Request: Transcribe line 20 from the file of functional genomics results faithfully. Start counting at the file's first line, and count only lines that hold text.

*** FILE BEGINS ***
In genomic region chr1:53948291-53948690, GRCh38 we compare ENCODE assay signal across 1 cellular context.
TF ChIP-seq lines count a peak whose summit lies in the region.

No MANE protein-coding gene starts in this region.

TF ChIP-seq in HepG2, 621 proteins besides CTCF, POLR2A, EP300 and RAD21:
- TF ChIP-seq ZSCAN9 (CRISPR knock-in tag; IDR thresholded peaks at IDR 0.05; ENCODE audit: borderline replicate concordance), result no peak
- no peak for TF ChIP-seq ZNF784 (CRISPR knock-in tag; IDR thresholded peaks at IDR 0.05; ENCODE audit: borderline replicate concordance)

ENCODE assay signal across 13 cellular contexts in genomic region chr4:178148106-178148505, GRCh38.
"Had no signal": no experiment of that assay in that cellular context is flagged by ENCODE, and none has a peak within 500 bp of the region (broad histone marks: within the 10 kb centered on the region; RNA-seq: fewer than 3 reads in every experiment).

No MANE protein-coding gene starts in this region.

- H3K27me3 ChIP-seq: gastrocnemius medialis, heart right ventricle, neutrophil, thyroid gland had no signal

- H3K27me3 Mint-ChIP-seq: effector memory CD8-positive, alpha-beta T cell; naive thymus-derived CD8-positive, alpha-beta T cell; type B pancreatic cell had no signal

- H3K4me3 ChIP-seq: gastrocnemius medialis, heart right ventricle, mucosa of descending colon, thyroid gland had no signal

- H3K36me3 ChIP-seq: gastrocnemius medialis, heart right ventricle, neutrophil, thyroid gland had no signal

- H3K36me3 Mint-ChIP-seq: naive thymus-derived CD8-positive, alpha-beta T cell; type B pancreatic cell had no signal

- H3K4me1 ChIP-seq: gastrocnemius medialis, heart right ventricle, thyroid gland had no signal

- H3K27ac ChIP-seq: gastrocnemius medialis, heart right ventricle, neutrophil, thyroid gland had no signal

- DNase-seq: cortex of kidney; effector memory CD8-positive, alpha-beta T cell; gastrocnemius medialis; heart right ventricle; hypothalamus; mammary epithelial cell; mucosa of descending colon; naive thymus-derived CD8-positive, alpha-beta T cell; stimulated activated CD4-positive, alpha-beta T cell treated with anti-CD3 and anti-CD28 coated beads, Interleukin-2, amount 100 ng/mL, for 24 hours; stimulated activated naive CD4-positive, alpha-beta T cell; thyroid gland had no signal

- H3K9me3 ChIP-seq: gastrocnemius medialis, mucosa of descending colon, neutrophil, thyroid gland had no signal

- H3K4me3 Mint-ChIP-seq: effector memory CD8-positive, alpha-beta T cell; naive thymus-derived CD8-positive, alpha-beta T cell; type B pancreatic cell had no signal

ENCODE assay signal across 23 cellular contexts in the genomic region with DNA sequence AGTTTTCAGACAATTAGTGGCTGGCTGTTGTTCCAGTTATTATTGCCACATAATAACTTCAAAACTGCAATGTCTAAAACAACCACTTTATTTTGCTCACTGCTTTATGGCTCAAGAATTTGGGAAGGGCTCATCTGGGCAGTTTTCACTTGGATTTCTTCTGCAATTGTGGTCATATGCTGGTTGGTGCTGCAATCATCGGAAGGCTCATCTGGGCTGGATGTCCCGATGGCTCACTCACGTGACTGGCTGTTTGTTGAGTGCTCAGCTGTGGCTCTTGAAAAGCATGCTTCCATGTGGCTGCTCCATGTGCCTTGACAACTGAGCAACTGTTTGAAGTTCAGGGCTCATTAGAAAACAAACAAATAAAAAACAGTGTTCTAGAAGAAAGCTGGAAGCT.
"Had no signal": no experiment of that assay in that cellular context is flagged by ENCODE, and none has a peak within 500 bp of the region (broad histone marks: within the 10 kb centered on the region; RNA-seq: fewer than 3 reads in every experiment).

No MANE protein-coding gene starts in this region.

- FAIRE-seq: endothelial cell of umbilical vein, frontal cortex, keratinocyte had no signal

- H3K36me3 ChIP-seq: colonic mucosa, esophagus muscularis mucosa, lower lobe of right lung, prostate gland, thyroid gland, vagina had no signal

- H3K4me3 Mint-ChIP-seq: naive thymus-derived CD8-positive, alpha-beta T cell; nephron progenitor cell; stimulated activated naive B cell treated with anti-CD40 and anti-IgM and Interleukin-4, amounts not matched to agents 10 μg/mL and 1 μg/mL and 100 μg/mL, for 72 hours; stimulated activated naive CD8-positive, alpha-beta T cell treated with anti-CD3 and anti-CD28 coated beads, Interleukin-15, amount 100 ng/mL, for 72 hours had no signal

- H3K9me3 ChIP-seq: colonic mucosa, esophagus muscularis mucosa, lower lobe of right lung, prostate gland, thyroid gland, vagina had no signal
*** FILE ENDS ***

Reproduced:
ENCODE assay signal across 23 cellular contexts in the genomic region with DNA sequence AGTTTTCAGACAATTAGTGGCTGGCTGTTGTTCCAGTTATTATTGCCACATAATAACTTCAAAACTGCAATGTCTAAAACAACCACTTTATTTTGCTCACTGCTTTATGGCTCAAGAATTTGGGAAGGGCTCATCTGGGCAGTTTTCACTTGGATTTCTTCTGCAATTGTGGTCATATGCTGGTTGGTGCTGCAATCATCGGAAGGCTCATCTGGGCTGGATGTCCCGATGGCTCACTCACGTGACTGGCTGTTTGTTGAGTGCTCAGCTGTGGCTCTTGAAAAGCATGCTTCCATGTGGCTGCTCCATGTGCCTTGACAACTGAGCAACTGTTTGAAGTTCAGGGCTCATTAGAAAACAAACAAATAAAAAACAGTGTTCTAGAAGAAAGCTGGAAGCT.